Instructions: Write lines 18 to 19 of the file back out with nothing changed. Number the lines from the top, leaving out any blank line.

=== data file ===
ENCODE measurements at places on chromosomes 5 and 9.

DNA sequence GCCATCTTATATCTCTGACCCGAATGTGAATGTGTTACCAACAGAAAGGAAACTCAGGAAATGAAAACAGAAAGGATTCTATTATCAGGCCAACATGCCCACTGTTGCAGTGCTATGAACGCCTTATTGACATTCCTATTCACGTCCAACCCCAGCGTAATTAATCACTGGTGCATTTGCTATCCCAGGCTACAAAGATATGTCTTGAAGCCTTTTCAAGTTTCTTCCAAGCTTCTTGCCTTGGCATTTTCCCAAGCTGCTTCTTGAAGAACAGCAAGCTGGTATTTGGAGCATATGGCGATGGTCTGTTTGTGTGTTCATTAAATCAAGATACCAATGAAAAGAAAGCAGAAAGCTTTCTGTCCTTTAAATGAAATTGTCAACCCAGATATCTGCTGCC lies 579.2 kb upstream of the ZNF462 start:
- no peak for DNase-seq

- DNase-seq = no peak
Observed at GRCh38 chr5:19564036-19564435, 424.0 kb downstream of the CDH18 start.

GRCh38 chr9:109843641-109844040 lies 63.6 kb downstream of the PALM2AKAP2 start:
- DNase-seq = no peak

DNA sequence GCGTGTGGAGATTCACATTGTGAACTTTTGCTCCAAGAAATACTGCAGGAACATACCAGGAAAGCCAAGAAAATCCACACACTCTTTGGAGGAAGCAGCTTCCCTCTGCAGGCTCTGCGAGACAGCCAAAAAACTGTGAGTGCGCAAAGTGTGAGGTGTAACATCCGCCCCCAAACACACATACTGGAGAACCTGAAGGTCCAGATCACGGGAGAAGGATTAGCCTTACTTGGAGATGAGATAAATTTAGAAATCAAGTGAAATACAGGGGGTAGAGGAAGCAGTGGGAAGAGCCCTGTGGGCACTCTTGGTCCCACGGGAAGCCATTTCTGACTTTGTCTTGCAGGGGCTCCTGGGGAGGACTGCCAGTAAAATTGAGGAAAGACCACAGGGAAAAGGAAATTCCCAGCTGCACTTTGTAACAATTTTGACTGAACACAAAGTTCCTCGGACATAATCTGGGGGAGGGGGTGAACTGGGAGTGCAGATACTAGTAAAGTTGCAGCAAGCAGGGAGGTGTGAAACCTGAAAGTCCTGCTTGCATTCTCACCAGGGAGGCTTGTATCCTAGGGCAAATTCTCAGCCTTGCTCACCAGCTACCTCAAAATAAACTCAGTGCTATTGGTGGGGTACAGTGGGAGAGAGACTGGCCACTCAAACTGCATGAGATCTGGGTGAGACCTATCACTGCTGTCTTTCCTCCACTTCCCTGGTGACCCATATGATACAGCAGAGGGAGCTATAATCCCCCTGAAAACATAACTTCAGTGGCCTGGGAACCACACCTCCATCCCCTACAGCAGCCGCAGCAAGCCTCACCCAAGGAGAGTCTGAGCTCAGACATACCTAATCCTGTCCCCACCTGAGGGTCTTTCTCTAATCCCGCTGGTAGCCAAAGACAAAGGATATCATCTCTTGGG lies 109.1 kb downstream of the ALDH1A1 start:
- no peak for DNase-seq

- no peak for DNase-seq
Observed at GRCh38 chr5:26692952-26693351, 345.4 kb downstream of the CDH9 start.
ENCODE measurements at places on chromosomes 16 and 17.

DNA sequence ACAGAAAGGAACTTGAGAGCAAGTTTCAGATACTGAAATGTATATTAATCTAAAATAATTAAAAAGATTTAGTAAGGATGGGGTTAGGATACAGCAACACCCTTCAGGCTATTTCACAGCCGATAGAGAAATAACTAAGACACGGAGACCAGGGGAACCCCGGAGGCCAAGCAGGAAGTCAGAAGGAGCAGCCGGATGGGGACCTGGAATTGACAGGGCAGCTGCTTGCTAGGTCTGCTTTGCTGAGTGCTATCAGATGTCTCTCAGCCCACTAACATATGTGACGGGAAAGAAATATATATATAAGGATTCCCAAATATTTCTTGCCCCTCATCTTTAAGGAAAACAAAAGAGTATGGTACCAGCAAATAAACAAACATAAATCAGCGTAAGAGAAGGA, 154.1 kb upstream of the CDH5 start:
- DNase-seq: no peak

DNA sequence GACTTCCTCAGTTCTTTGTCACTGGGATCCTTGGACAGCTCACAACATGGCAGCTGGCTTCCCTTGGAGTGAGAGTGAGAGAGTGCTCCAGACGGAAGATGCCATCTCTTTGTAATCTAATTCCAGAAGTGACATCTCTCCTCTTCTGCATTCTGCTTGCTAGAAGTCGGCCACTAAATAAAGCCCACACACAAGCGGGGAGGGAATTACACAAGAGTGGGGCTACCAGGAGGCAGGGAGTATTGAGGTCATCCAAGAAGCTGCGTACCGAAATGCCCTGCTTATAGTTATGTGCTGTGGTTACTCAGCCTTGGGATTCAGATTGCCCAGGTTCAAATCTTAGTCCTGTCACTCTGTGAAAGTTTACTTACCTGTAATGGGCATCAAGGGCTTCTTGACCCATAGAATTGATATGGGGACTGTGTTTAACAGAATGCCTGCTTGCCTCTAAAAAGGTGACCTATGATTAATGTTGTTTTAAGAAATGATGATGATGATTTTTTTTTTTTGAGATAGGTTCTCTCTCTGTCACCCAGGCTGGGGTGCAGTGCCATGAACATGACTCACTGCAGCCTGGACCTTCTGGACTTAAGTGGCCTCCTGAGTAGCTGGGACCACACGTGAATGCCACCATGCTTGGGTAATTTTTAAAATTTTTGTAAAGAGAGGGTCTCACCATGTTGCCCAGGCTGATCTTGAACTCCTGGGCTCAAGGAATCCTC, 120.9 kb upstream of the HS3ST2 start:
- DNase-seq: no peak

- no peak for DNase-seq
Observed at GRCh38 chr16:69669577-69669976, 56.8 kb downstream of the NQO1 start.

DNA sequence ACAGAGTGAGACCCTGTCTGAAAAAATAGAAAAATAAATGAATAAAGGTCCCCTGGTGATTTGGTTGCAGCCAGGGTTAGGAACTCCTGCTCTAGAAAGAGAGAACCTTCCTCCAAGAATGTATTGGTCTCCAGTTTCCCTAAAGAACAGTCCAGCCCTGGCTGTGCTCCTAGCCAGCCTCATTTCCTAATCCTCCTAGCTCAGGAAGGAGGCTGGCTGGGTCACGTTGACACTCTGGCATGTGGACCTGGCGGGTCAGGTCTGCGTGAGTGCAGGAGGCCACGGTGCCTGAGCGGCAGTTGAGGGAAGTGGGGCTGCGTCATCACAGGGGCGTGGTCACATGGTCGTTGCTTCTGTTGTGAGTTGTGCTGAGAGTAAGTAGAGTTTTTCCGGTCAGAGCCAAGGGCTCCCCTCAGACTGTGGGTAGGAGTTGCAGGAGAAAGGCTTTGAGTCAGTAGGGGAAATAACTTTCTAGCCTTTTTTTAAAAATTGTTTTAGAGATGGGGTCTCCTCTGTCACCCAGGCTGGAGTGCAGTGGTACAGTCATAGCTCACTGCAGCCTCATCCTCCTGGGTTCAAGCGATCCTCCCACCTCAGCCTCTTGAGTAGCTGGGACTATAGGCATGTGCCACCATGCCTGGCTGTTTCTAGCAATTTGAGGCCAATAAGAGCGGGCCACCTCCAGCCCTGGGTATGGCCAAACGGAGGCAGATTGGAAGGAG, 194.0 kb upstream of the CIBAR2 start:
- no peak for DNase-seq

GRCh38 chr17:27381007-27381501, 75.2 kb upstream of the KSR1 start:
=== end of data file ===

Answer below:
Observed at GRCh38 chr16:69669577-69669976, 56.8 kb downstream of the NQO1 start.

DNA sequence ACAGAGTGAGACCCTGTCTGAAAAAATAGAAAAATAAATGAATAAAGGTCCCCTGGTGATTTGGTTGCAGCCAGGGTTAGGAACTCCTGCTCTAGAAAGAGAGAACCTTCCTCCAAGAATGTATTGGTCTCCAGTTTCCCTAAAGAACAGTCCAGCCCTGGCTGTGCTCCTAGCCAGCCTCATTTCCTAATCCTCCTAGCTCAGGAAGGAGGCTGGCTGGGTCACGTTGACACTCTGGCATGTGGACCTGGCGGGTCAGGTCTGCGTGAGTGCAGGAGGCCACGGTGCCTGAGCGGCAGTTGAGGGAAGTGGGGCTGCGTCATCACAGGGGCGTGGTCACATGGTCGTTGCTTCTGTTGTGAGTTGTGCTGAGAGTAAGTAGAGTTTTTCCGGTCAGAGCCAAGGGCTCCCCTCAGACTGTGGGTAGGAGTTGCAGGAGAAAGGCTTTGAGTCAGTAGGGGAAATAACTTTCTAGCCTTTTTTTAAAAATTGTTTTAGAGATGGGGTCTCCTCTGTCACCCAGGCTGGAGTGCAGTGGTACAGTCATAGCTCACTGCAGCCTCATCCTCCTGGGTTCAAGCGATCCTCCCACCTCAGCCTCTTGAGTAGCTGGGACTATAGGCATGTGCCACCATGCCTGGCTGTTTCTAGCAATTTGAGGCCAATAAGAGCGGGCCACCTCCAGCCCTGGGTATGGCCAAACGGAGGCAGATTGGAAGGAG, 194.0 kb upstream of the CIBAR2 start: